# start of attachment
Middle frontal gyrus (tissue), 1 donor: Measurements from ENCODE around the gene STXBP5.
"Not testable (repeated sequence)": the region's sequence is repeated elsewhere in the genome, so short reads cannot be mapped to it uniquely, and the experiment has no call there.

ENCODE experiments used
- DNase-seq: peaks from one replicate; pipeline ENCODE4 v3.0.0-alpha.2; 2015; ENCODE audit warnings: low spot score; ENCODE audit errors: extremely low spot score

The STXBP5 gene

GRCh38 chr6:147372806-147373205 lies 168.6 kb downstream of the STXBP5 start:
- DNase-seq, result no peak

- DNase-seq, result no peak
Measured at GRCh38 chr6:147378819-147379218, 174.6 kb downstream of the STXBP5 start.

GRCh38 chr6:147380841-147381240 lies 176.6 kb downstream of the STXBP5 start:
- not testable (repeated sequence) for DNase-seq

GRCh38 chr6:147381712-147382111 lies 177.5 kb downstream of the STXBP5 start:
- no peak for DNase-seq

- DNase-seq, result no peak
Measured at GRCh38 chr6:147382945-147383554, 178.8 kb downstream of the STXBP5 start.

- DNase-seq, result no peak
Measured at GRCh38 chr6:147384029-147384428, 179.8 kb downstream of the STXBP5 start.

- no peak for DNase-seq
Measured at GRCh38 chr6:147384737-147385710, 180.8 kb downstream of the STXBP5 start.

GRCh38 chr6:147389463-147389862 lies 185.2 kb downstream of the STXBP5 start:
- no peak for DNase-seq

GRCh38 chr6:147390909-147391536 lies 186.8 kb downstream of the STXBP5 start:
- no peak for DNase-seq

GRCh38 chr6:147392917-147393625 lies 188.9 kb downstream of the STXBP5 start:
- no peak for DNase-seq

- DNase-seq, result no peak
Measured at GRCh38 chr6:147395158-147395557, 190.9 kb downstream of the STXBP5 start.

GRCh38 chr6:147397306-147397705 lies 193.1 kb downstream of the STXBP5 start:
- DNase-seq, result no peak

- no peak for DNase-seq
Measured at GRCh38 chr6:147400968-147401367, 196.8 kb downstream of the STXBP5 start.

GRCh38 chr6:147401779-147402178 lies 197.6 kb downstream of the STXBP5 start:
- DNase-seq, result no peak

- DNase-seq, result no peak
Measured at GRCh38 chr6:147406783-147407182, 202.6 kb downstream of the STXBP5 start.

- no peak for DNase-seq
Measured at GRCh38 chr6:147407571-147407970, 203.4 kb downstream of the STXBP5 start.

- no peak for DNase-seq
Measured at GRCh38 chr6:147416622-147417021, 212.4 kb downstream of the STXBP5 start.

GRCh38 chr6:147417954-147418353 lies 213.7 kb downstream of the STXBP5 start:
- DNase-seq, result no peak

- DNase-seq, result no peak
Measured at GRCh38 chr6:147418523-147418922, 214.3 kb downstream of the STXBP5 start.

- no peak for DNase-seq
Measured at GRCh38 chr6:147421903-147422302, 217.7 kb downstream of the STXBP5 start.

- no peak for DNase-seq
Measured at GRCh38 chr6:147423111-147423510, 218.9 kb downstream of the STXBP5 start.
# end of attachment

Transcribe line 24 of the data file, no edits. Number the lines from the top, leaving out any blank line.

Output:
GRCh38 chr6:147392917-147393625 lies 188.9 kb downstream of the STXBP5 start: